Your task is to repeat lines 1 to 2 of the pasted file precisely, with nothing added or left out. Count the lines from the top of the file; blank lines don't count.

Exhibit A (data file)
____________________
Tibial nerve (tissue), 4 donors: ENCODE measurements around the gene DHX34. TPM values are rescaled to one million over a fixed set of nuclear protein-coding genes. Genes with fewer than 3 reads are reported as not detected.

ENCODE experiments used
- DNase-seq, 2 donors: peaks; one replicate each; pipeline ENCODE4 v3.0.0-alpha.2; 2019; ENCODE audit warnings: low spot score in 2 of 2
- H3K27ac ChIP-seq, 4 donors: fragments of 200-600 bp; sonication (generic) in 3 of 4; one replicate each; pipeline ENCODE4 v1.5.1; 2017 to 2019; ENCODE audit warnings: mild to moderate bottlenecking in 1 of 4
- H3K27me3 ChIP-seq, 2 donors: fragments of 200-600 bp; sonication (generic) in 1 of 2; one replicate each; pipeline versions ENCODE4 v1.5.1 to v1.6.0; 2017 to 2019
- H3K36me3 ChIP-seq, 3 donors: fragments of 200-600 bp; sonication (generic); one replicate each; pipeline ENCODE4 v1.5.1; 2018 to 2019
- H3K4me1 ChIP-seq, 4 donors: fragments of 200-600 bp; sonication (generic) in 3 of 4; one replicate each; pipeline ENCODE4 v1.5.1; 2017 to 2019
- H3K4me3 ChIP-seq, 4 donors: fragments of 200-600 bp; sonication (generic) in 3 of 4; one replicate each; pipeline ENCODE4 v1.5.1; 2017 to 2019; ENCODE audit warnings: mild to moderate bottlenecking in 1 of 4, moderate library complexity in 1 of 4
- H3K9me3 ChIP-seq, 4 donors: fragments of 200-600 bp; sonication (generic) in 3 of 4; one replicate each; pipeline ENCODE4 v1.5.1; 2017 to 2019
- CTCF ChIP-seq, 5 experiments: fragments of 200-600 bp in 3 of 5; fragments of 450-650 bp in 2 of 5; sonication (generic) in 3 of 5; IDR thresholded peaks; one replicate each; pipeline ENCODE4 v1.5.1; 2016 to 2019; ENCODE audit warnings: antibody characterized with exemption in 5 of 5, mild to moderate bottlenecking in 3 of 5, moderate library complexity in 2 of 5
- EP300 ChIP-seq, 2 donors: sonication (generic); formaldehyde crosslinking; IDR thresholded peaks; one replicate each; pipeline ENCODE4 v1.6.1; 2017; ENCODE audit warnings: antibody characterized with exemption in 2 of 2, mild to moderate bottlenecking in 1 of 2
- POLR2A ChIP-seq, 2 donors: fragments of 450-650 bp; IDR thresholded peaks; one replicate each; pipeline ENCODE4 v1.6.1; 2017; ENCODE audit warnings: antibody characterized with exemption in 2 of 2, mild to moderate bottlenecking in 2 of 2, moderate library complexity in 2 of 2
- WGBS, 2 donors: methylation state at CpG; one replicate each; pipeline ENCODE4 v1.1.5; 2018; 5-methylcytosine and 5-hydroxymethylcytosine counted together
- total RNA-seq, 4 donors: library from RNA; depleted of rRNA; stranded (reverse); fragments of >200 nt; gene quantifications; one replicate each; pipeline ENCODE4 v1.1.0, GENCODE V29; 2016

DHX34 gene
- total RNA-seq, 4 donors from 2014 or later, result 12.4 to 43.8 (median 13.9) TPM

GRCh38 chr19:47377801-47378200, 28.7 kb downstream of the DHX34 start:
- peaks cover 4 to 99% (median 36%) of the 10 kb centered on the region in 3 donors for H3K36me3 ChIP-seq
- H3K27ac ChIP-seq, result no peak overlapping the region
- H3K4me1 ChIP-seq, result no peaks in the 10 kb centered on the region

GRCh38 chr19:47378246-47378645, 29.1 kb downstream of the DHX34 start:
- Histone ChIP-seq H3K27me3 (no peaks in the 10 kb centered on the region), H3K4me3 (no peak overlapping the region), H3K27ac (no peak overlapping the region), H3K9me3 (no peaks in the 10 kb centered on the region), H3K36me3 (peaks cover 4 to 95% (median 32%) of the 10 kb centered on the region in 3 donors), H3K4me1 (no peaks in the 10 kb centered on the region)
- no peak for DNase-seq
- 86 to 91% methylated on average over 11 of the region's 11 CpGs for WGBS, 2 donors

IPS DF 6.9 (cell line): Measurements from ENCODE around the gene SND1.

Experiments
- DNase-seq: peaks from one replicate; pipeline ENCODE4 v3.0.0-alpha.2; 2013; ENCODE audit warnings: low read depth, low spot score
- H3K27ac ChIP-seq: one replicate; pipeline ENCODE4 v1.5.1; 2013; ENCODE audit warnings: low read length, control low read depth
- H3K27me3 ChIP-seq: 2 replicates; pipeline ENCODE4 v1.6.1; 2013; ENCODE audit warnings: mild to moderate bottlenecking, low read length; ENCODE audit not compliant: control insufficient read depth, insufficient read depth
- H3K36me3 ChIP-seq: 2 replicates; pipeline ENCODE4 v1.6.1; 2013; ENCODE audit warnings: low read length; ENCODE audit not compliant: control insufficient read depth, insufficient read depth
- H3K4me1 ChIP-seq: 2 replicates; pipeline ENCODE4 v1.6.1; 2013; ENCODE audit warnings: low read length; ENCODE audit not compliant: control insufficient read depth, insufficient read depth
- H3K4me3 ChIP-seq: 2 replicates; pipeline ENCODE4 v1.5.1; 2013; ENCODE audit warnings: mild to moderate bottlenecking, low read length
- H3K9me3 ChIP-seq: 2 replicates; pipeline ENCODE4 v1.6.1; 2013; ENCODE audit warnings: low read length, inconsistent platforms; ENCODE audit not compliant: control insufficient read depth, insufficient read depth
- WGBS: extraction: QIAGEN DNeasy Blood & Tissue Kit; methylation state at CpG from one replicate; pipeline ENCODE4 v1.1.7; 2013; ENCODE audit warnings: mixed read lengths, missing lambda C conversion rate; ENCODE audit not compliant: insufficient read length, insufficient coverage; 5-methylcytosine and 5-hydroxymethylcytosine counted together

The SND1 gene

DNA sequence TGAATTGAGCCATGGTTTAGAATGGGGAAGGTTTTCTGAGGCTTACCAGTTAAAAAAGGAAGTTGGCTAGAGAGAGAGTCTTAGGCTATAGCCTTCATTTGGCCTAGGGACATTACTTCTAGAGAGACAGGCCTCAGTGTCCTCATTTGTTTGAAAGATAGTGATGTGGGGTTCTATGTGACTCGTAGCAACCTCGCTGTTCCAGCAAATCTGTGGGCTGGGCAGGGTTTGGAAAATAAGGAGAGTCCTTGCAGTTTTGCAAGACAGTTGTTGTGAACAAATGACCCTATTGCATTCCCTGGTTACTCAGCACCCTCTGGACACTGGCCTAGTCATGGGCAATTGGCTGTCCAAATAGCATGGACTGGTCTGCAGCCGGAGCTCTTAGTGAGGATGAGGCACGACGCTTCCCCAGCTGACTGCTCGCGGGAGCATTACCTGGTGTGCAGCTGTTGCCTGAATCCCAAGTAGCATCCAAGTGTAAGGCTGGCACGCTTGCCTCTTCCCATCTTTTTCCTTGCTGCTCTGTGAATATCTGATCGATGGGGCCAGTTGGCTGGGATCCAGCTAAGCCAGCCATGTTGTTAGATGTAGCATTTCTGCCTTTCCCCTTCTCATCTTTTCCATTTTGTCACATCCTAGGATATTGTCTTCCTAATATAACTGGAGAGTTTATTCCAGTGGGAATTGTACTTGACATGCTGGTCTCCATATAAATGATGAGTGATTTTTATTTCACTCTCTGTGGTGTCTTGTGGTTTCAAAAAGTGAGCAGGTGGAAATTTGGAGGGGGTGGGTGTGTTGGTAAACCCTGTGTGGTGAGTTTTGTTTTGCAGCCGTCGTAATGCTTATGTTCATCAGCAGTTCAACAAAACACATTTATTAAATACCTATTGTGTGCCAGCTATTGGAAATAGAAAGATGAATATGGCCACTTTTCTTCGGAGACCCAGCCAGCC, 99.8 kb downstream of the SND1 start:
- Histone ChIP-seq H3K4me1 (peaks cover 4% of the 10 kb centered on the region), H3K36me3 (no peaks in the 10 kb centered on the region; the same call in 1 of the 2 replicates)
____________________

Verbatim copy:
Tibial nerve (tissue), 4 donors: ENCODE measurements around the gene DHX34. TPM values are rescaled to one million over a fixed set of nuclear protein-coding genes. Genes with fewer than 3 reads are reported as not detected.

ENCODE experiments used